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Doing Well by Doing Good

May 10 / Ernest Wiggins

In a popular 18th-century children's story, a rich man rewards one-shoed Margery Meanwell for living virtuously by giving her another shoe and renaming her Miss Goody Two-Shoes.

Now properly shod, Margery goes on to do even more good things as a teacher and the town's all-around good egg. She eventually marries well (read "wealthy") — presumably, the universe's gift for being selfless. It’s a lovely tale but pure nonsense.

Just a Story

No one’s guaranteed a great reward for doing good. In fact, the opposite might be true. Tales of greedy and envious folks who think goodness is for chumps and make life hell for the goody two-shoes are no longer just in storybooks.

Rather than being an honorific of respect as in the 1700s, goody two-shoes today is a bitter taunt bandied about in schoolyards, frat houses, and, I suspect, in political caucuses or board rooms to goad those with a conscience to get with an unsavory program. I’m not alone in this view.

In 2019, the Pew Research Center found strong correlations between the average American’s view of the lack of ethics among governmental and organization leadership and those leaders’ ability to do their jobs.

The biggest culprits are members of Congress and technology leaders. Those more skeptical about the general goodness of these folks also question their readiness to share information or admit mistakes; respondents said they did not feel well-served by these “bad eggs.”

Psychologist Merete Wedell-Wedellsborg explained in the Harvard Business Review during 2019 that these breaches of professional ethics were fueled by several phenomena including:

  • Feelings of entitlement among those who misbehave and think rules don’t apply to them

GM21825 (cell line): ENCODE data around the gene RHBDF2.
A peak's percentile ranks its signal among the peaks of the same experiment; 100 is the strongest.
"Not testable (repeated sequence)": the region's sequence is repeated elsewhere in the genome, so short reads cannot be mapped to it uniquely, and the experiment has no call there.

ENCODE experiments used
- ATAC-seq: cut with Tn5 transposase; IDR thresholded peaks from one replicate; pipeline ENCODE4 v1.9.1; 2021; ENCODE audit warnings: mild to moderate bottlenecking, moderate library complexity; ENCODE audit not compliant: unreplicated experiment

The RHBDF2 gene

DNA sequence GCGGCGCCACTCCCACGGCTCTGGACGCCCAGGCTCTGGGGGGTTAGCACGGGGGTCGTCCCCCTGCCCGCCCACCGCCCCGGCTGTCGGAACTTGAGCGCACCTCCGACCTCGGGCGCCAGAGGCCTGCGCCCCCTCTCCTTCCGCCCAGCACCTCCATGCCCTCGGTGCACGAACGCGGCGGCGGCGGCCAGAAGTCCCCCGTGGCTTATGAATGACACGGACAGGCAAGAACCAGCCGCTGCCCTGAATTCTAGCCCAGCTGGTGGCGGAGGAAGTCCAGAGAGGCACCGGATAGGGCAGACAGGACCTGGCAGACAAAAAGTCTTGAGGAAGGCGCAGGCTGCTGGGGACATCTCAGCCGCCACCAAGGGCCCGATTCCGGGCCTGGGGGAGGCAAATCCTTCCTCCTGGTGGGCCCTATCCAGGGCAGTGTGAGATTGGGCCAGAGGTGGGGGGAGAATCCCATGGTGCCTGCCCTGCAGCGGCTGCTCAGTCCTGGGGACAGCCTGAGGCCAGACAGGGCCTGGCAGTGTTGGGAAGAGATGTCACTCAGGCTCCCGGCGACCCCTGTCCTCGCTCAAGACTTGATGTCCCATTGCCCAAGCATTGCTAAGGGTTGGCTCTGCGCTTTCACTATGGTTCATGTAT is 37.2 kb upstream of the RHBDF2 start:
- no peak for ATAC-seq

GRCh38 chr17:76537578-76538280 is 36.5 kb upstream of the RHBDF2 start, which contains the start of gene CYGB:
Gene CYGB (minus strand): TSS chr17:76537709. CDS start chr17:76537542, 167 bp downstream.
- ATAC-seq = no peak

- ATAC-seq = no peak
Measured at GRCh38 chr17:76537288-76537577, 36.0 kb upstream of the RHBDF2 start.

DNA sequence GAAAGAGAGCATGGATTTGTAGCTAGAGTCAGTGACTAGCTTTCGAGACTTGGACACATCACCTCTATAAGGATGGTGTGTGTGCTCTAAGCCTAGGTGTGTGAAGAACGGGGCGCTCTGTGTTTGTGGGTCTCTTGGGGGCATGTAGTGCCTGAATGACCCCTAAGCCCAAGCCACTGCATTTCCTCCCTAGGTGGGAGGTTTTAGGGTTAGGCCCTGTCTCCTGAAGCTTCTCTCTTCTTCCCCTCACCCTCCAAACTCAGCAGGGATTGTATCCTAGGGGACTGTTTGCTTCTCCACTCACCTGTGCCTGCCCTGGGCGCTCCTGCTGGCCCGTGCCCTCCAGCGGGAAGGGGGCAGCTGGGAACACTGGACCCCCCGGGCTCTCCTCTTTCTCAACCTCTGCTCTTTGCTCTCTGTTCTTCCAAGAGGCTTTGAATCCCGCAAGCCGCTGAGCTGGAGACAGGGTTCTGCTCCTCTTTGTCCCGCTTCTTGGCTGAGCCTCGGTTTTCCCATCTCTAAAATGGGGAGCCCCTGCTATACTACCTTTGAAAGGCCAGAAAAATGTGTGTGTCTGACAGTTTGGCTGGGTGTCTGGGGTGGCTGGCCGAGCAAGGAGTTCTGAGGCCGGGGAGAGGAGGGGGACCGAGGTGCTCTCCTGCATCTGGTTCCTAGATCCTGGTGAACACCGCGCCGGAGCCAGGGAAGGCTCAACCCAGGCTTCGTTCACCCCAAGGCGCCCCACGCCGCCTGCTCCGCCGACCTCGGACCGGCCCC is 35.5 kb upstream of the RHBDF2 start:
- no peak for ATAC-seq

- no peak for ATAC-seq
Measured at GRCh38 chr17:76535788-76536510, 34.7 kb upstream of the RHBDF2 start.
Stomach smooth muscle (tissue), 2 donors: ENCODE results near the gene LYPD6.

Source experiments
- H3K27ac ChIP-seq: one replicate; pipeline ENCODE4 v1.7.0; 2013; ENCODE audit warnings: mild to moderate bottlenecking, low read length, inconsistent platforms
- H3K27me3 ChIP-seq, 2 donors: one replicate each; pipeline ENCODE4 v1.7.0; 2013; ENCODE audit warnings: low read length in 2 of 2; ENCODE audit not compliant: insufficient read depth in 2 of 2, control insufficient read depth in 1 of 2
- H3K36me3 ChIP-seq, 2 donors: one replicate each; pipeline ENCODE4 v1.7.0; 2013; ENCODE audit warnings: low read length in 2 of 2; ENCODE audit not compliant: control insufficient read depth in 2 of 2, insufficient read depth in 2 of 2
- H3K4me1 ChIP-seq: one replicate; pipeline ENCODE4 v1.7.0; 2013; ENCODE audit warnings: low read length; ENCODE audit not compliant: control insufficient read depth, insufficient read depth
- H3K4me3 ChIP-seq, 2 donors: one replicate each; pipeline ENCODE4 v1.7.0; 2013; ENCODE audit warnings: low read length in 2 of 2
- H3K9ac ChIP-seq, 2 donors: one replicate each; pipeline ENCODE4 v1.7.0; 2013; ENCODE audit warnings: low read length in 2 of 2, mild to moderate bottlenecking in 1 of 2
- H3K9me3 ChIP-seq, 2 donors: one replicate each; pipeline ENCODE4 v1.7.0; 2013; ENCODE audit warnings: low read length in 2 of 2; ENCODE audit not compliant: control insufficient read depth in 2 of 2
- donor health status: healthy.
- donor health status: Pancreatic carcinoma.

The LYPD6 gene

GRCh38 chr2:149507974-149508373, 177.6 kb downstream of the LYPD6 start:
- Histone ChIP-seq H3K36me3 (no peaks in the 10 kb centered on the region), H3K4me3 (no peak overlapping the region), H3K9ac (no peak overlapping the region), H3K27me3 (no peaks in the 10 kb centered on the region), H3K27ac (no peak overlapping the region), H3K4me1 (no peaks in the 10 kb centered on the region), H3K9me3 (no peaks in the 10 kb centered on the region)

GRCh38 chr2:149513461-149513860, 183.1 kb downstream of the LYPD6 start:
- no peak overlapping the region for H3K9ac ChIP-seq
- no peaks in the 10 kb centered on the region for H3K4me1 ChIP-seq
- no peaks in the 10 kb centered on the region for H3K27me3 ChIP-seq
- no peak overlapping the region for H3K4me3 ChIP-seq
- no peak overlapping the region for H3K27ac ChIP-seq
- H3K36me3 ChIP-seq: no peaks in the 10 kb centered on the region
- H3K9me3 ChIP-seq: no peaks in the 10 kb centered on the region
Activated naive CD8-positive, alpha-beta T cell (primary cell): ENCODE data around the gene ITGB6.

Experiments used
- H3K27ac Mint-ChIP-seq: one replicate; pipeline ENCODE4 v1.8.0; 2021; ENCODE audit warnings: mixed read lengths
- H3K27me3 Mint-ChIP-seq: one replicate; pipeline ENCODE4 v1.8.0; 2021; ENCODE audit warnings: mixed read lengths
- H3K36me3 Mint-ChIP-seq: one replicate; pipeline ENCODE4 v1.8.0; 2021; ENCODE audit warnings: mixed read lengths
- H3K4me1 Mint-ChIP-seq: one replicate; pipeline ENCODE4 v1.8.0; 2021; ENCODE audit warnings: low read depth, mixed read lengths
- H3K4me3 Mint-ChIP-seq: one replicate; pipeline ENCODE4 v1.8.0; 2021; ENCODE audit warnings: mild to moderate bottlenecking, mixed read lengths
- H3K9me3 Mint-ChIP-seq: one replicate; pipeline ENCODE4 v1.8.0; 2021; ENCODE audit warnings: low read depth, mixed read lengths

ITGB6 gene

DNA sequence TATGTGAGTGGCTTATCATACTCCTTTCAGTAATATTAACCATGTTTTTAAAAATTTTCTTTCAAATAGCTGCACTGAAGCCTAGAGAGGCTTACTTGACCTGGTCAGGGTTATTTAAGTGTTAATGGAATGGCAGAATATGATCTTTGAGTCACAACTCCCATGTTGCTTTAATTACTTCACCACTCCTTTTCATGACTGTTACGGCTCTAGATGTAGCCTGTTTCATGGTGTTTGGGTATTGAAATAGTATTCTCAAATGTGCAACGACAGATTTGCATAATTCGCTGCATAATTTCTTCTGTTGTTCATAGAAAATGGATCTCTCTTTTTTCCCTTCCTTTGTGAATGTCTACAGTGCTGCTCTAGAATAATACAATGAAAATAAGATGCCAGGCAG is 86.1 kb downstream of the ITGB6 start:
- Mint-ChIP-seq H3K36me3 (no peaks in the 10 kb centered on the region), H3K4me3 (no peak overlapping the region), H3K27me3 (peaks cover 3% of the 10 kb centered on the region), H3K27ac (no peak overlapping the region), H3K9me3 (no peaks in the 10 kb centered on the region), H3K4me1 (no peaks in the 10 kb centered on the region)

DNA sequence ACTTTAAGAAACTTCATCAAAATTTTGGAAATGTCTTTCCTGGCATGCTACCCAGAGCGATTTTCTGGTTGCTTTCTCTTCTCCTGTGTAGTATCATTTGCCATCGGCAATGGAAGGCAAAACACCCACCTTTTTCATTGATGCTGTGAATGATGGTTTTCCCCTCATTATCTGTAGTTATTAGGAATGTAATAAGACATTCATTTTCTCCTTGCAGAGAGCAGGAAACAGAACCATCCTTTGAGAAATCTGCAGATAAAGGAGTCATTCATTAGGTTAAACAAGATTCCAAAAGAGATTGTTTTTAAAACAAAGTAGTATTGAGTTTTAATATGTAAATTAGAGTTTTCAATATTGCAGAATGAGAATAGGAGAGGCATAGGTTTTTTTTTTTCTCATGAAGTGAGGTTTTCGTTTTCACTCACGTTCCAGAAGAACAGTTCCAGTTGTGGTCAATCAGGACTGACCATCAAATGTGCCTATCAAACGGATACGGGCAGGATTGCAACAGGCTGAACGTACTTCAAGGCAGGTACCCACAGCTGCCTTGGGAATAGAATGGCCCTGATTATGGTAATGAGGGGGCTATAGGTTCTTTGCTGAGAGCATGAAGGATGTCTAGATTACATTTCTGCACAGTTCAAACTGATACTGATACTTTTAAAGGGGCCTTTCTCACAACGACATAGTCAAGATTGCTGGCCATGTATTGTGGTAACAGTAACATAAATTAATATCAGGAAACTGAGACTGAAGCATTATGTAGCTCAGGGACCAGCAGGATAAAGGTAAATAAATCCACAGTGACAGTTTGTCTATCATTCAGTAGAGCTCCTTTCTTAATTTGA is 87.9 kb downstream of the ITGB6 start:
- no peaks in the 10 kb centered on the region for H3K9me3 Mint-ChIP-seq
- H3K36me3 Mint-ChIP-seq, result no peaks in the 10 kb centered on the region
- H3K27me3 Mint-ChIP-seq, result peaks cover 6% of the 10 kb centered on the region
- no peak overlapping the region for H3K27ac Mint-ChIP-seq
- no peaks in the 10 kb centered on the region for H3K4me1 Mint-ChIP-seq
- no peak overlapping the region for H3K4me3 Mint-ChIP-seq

• Unwillingness of others to correct bad behavior when it is witnessed, which in turn encourages more bad behavior
  • The myopic fear of repercussions among those who stand to benefit from the actions of powerful players

Wendell-Wedellsborg wrote these account for the increasing number of ethical lapses in the corporate world (The Psychology Behind Unethical Behavior ( I would suggest one might find similar dynamics in the public sector.

Road to Extinction?

Bald self-interest fuels discord and incivility, hampering our ability to find common ground or compromise. In 2022, Georgetown University’s Institute of Politics and Public Service found that three-quarters of American survey respondents said the nation was divided politically.

Mostof those polled also said they keep company with those whose views and opinions more closely match their own, what one pollster described as “comfortable cocoons of similarity” (Battleground Civility Poll: New Poll Shows Near Universal Concern Over Level of Political Division and High Levels of Self-Segregation - Institute of Politics and Public Service (

I feel the pursuit of comfortable similarity has led to a decline in general civility and common decency, but will unalloyed goodness soon be declared extinct, like the dodo and the saber-toothed tiger? I certainly hope not.

Ideally, the greedy and envious among us should not dissuade the goody two-shoes among us from doing the right thing. Is that realistic? It can be confusing.

It might help if we reminded ourselves that goodness is not defined by the benefit it creates (nice footwear or rich spouses). Sometimes, doing the "right thing" is inconvenient and painful, leading to all kinds of unexpected negative consequences.

That shouldn’t matter because the game is already over once we start wondering if honesty is a good thing.


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About the blogger

Ernest Wiggins, Writer / Independent Scholar

Ernest L. Wiggins is a professor emeritus of journalism and mass communications at the University of South Carolina. For nearly 30 years, Wiggins taught professional journalism, news media, and community engagement, public opinion and persuasion, and mass media criticism, among other courses.

His research interests focused on mass media’s representation of marginalized communities, primarily news agencies. A native of Washington, D.C., Wiggins was a reporter and editor at the Columbia Record and The State newspapers before joining the faculty at USC, where he earned both his bachelor's and master's degrees.

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